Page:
5 Artists Talk About Itzchak Tarkay’s Influence on Their Work
Itzchak Tarkay is world famous for his alluring, captivating compositions, but, within the art community, Tarkay is perhaps best known for being a generous mentor to his fellow artists.
Throughout his career, Tarkay offered support to many up-and-coming artists, particularly in Israel where he shared studio space with several younger artists. Tarkay never hesitated to play the role of teacher, friend, or contemporary and, when he unexpectedly passed in 2012, his loss was deeply felt by the generation of colleagues he left behind.
Here are five contemporary artists sharing their experiences with Tarkay.
I had a long relationship with Tarkay. I met him when I was 21 years old for the first time. I was very fortunate to paint close to him for a few years. We had our studios in the same building, and I saw him every morning, either going to his studio, or him coming to my studio.
He was a great man, and I loved him very much. In his life, he was very optimistic and colorful… a very happy person. He always reflected good feelings and took care of people around him, always helping.
He influenced me a lot with his stories, with his paintings, and with his visits. I would get ready all day, knowing that, in an hour or two, Tarkay would soon come up to my studio, he would see my paintings, and he would start talking about my paintings and his own life.
Itzchak Tarkay is one of the most significant painters and a wonderful person, whom I was lucky to know personally. He was a friend and a mentor for me and influenced my work and my artistic path immensely.
In his last few years, we met rather frequently, almost on a daily basis. Our workshops were located in the same building in Netzer Sireni Kibbutz, not far from Tel Aviv.
Daily conversations with such an artist included talks about art, about life, about music and literature, creating the unique atmosphere of those days. Almost none of my work came out of the studio without a word from Itzchak.
“I believe in you. You are a good artist and certainly will achieve success! Do not rush…”
These words of my friend and mentor Itzchak Tarkay will remain with me forever.
There are legendary stories about Itzchak Tarkay being a man of few words, but, when we met at Park West Gallery events, there was always one subject about which he would speak enthusiastically and lyrically—painting.
Not only was he generous in sharing his own knowledge and inspirations, but he was always happy to hear about yours. What came through in these conversations was an endless curiosity about every subject, along with a humanity and a wonderful sense of humor.
Above all, he seemed a man who would be at his happiest putting all this love of life on canvas—the sign of a true artist.
I had the pleasure and honor to share my studio in Michigan with one of the all-time greats, Itzchak Tarkay. [He] asked Park West Gallery if he could paint in my studio. Are you kidding me?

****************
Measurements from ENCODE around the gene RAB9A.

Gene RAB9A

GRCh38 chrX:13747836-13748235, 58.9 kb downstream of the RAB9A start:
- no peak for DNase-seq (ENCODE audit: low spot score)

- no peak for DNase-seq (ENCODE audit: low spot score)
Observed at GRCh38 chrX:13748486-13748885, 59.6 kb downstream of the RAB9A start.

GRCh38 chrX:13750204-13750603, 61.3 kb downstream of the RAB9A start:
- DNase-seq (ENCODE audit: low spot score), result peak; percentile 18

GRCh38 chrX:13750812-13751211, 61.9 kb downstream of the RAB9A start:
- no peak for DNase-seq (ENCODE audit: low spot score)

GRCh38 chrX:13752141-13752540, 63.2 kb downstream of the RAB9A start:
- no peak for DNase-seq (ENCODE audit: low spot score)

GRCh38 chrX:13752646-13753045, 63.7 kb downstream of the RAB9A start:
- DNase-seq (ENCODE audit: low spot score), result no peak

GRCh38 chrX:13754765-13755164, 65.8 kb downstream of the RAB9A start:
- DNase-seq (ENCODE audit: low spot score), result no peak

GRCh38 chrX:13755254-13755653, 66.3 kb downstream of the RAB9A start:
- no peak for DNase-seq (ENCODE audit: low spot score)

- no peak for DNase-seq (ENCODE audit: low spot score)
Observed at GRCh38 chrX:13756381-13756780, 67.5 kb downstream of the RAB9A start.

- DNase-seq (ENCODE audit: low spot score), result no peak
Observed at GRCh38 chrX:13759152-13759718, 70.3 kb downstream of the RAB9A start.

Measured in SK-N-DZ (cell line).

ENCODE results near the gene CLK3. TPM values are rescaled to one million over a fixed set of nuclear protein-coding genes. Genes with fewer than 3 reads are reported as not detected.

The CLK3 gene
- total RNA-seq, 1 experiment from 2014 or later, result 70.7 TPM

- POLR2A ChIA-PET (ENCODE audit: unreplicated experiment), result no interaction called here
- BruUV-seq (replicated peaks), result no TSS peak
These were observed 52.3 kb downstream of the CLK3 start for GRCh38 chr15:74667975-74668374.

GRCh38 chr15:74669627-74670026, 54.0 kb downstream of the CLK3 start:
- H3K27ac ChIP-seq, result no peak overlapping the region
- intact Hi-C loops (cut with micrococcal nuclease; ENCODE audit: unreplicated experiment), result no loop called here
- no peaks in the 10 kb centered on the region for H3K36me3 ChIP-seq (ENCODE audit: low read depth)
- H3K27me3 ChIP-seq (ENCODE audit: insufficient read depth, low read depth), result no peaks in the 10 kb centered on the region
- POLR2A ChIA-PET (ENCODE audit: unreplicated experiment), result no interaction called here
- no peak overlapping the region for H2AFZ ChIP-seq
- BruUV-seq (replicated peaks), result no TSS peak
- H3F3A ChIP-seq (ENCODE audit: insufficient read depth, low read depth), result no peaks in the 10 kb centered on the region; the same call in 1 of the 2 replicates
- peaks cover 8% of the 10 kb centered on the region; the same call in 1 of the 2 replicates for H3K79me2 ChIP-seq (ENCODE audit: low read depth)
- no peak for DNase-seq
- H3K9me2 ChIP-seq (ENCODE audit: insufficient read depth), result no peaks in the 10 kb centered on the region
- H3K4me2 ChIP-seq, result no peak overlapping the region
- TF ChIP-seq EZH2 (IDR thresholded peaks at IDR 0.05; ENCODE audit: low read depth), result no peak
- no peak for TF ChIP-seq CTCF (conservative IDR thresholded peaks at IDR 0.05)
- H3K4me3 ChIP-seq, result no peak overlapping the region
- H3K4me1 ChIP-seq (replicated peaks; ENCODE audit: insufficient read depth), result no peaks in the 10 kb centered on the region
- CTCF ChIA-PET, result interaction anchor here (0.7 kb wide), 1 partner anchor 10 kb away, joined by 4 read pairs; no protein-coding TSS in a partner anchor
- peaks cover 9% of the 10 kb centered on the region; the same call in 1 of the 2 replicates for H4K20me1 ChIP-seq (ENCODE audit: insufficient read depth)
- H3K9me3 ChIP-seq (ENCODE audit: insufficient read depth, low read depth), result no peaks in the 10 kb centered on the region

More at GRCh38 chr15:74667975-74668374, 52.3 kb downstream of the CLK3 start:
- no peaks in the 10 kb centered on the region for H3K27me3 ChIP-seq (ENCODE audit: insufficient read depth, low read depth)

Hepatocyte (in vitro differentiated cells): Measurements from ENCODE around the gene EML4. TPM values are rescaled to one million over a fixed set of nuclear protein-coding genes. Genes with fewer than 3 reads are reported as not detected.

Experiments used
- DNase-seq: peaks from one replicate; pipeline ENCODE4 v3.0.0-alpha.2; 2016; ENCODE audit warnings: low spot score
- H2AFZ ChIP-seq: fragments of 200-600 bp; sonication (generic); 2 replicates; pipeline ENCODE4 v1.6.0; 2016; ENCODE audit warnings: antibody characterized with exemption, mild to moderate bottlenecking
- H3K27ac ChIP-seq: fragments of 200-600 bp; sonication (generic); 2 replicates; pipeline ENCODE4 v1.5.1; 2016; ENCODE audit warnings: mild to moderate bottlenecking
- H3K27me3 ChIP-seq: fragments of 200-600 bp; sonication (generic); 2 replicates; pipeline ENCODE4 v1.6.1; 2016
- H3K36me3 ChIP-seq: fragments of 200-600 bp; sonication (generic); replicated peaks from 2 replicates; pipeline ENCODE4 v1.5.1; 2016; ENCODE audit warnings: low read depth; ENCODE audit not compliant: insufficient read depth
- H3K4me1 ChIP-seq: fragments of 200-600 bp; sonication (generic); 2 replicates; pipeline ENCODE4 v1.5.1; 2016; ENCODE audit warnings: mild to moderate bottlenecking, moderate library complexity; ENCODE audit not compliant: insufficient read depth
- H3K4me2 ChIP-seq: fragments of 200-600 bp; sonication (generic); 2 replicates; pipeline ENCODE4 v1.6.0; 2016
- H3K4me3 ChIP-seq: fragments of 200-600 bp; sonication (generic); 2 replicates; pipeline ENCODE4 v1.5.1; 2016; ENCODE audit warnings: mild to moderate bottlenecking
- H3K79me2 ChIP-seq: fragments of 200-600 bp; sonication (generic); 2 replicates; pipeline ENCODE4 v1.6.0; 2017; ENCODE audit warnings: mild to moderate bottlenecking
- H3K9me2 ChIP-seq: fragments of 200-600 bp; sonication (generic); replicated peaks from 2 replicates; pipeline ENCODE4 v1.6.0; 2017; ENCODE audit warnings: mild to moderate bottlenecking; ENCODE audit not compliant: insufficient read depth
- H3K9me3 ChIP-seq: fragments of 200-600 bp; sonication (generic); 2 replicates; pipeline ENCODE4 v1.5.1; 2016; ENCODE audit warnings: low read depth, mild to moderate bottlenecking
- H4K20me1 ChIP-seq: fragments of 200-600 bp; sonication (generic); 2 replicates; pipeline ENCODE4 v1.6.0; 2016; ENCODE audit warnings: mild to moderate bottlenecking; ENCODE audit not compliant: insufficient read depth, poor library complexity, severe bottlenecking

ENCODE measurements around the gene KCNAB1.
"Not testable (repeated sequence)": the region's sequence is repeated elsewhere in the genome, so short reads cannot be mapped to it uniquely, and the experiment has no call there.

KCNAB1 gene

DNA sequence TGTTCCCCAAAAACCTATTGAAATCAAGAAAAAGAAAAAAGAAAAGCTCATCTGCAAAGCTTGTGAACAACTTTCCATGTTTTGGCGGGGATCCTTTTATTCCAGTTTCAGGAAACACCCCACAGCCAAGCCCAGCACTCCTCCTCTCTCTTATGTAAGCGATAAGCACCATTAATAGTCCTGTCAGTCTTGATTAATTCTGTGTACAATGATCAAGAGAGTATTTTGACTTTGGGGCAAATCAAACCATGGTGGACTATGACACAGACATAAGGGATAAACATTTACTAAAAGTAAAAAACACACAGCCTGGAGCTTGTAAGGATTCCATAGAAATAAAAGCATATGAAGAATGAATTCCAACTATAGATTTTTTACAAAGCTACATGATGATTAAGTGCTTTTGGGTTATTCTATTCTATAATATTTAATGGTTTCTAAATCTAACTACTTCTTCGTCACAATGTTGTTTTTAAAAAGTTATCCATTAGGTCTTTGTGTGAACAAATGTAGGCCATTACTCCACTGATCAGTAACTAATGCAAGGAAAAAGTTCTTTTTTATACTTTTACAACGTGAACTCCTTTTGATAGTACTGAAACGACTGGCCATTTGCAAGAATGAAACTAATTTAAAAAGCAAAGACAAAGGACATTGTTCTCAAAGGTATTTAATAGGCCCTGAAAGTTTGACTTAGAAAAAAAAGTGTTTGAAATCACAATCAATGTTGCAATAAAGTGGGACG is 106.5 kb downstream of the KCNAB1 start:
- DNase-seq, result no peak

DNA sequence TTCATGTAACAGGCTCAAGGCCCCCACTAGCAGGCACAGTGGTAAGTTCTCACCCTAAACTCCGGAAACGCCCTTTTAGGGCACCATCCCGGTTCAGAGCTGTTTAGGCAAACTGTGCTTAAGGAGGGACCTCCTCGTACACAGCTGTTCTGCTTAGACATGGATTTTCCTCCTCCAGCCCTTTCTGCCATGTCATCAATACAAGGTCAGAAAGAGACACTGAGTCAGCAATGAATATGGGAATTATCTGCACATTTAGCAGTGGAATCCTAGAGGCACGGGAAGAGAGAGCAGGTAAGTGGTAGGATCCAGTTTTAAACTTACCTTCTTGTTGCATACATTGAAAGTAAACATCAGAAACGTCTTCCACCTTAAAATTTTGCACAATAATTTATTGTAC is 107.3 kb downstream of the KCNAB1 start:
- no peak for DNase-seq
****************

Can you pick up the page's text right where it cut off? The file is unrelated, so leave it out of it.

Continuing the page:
He spent three weeks sharing my studio space utilizing paints and just having a good time hanging out and painting. We swapped ideas, shared stories, and totally enjoyed each other’s company. I’ll never forget that certain twinkle/gleam he had in his eyes.
Seven billion people on Earth, and God chose me to be at his hospital bedside at the time of his death. I learned a great deal from him during our relationship. Ideas and techniques that are incorporated to this day in every painting I create.
While painting side by side, Tarkay introduced an acrylic paint stick to me. He showed me where he uses the sticks in his paintings. He explained to me the qualities and different applications you can get from these acrylic sticks. He gave me his entire supply of them before he left. I use them in every painting of mine.
I then passed them along to my friend, and fellow artist Lebo and touted how great they were. To this day, he still thanks me for sharing this technique. It’s nice to share, and Tarkay continues to live on through our works.
Thank you, Itzchak Tarkay, you are loved and missed.
When I talk about Itzchak, it’s hard for me to explain him only as an art influence.
The first time we met, I told him, “Let’s meet for 20 minutes. I want to ask you two questions.”
And this 20 minutes became eight years of a very close relationship. Five of those years we painted in the same place, from early morning until late afternoon. He was my best friend, and a kind of brother—sometimes he was the older brother and sometimes the younger brother, even though he was 28 years older than me—and, for sure, a mentor.
We used to talk about our artwork, the artwork of others, life, women, everything.
He used to tell me, “I’m not more talented than you. I just have more experience.” For me, that was a big compliment. Even if he was just saying it.
He shared a lot with me—his art, his past, his life, and more.
He was my friend.
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